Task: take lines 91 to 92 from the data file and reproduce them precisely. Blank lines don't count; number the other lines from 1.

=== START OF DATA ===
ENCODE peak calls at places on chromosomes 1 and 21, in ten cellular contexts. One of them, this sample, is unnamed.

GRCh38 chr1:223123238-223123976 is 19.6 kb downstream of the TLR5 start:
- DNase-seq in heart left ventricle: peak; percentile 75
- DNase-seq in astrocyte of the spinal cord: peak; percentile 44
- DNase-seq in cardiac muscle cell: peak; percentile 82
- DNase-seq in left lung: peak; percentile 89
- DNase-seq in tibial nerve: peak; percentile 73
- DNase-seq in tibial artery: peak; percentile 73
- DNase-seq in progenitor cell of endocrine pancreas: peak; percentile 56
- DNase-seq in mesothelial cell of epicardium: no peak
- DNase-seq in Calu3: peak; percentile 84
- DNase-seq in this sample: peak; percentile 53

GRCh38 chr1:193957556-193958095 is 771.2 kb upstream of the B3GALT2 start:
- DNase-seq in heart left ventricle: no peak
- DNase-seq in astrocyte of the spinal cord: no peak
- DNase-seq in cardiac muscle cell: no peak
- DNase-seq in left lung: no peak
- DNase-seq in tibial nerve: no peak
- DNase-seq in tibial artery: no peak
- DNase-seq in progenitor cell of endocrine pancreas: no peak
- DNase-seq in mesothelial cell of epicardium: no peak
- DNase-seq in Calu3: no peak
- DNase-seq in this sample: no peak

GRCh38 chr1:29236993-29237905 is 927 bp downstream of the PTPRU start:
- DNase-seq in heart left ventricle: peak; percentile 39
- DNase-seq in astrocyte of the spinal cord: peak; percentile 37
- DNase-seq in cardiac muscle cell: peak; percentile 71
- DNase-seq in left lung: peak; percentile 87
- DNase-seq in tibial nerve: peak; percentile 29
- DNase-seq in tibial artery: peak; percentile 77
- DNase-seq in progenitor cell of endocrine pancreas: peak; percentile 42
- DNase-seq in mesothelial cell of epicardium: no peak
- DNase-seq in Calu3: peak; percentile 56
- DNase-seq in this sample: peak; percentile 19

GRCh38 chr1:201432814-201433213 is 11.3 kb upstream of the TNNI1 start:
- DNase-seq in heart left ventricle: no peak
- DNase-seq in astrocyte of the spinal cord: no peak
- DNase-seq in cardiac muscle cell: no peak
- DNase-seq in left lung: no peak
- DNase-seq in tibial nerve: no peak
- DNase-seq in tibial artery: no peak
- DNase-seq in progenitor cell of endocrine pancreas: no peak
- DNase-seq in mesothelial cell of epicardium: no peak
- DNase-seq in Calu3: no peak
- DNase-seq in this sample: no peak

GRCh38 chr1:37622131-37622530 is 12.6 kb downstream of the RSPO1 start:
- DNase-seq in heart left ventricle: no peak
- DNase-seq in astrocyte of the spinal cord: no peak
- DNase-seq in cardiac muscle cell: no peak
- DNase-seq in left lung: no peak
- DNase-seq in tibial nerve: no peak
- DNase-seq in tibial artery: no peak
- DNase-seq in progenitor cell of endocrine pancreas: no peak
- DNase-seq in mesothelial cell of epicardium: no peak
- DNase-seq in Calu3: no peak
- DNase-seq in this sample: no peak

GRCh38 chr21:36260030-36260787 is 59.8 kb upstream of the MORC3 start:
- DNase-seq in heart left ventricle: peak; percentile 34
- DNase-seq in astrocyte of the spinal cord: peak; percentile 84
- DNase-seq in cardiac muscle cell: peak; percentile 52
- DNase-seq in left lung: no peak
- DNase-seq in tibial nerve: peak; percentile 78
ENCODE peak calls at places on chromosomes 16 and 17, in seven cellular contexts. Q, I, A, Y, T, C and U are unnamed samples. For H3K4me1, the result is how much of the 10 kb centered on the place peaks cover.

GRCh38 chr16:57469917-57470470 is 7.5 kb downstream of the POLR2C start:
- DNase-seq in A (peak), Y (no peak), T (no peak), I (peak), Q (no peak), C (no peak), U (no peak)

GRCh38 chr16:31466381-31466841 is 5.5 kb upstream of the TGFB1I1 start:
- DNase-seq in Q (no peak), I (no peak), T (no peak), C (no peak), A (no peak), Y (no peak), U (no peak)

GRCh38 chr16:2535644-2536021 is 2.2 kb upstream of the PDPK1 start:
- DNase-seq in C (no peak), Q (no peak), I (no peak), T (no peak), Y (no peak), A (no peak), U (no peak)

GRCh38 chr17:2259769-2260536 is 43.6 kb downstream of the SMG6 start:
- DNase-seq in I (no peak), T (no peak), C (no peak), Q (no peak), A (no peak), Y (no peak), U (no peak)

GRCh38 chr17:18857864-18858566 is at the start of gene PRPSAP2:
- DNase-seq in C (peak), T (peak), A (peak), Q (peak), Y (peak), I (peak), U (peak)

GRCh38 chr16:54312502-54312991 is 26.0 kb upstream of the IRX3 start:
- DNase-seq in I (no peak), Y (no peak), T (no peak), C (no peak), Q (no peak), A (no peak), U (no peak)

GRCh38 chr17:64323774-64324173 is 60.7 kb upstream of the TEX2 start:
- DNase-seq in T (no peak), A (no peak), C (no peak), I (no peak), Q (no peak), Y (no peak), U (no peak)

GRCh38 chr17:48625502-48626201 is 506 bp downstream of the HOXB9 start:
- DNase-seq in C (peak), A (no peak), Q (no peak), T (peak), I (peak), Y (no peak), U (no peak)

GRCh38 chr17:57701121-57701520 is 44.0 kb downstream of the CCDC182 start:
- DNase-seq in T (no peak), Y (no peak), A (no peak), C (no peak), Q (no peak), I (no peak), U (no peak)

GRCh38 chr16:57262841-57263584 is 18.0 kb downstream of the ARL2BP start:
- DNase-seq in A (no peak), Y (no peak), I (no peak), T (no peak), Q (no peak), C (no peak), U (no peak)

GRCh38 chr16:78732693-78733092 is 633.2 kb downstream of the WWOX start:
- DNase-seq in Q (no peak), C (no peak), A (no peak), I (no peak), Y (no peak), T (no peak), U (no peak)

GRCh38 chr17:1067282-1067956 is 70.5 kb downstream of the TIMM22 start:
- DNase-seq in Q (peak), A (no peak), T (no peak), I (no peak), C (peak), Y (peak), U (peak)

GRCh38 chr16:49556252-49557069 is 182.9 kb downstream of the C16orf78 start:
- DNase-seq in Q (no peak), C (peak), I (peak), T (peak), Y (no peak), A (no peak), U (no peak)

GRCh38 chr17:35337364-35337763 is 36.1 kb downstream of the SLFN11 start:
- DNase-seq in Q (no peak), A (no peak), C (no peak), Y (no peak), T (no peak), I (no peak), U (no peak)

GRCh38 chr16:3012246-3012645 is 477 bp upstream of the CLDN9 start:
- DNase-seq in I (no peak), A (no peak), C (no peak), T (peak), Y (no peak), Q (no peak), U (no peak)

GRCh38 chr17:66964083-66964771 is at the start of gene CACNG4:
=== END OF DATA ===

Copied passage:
- DNase-seq in Q (no peak), A (no peak), C (no peak), Y (no peak), T (no peak), I (no peak), U (no peak)

GRCh38 chr16:3012246-3012645 is 477 bp upstream of the CLDN9 start: